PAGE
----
— Melissa in Pittsburgh    09/20/2011    Reply

  3. In regard to Missing Mom, while I understand the tremendous loss, there has to come a point when people move on. Parents are supposed to go before their children and the children will miss them of course but as adults they should be able to handle it. Two years seems like a good long time to deal with the grief especially considering you have so much family around you. I guess I’m having trouble understanding why you would think of Cat when you are grieving. I realize she lost her mother too but so have tons of people in the world, people you actually KNOW. I can not be the only one who finds this odd. My parents and I discuss openly what life will be like after they go and I feel this is responsible and very loving, which will see me through the grief I will feel.

    — John in Pittsburgh    09/20/2011    Reply

    1. You have no idea the level of grief you’ll feel. It is not unusual for someone to feel solace from a person they don’t know such as this case of Missing Mom relates to Cat. If you read something regularly as Missing does with Cat’s column she might feel that she does know her to a degree. At the least she feels Cat can relate to her situation. It is apparent from Cat’s response that she was right. Yes nature says parents will “go” before their children but that does not make the grief easier. Sorry to say it but you’ll see one day. To Missing Mom... Do not rush yourself or worry about getting over it. Everyone deals with this type of loss in their own way but you just keep living your life because you have no choice and you want to be there for your family.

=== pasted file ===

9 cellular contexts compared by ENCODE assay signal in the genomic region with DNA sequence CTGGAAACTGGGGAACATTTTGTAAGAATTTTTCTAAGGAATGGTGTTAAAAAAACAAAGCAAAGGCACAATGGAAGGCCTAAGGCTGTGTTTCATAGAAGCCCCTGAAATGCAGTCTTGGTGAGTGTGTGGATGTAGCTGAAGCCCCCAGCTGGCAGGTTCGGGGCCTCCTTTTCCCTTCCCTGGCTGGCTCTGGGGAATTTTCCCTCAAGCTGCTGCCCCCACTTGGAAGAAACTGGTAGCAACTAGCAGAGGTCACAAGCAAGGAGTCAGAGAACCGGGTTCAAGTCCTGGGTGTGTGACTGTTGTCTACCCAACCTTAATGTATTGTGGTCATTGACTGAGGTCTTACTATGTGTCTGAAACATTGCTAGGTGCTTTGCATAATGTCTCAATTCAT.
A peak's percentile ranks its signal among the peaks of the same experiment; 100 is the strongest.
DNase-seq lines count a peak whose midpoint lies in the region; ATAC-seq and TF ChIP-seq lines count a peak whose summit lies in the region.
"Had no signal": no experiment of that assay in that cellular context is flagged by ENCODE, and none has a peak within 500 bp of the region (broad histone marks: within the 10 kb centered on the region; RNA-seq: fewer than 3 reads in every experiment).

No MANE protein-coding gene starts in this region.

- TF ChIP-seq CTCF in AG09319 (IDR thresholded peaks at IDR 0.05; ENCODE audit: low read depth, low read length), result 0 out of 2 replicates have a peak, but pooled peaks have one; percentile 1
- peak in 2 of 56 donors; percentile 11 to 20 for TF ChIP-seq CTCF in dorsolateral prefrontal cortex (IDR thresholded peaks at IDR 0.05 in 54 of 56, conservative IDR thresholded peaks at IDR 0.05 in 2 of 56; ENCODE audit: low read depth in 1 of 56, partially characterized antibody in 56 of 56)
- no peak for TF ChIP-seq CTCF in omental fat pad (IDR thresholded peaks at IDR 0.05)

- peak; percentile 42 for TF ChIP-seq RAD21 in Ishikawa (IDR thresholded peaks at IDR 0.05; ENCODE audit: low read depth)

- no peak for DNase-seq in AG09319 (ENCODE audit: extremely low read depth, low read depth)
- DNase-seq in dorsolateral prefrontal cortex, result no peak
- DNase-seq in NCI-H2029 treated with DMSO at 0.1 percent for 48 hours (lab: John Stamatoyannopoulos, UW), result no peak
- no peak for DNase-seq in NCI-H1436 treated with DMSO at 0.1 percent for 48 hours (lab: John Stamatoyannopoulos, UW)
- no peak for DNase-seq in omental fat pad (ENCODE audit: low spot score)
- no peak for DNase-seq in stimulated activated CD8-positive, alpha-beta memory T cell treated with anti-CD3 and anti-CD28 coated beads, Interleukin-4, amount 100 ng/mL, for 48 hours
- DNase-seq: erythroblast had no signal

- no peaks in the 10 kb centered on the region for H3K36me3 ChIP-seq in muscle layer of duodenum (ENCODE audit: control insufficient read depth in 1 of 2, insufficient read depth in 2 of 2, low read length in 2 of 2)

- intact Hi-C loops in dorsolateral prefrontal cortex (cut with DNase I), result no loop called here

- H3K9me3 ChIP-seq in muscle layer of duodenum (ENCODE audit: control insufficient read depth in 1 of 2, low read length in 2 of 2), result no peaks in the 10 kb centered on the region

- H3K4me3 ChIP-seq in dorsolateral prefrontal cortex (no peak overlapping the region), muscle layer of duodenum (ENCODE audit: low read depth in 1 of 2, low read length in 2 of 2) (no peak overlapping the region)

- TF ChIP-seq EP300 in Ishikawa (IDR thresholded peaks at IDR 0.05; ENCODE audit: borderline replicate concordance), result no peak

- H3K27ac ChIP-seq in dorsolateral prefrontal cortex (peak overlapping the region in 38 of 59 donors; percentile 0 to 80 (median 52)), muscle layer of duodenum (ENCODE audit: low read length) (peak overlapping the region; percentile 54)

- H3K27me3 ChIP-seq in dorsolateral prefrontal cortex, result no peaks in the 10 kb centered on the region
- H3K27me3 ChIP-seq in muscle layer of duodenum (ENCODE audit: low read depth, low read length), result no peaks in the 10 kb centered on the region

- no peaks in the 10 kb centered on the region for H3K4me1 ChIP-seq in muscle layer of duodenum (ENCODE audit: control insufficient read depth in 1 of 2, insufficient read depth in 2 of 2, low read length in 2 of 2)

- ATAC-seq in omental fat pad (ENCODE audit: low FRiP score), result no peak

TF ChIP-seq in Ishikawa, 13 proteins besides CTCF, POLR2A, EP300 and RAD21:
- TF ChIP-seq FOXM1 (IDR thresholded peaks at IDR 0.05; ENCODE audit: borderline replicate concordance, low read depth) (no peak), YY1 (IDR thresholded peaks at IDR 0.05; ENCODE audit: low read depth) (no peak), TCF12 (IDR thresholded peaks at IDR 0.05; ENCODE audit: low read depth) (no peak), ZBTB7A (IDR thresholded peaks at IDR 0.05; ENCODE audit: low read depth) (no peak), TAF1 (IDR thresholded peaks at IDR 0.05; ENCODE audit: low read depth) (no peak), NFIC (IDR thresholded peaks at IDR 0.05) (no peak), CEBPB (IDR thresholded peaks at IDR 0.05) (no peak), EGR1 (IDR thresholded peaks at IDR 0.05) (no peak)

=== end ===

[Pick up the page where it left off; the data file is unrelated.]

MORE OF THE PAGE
— Matthew (California)    09/20/2011    Reply

  4. @140,

    Let’s see: 5-day work weeks x 52 weeks = 260 – 10 for holidays = 250. Now take away at least 14 for vacation time and another 6 for sick days… that leaves 230 days of work per year. 230-140 pairs = 90 pairs still needed to never wear the same pair of shoes for an entire year.

    You go girl! Although, I think there may be a cuckhold hidden there somewhere.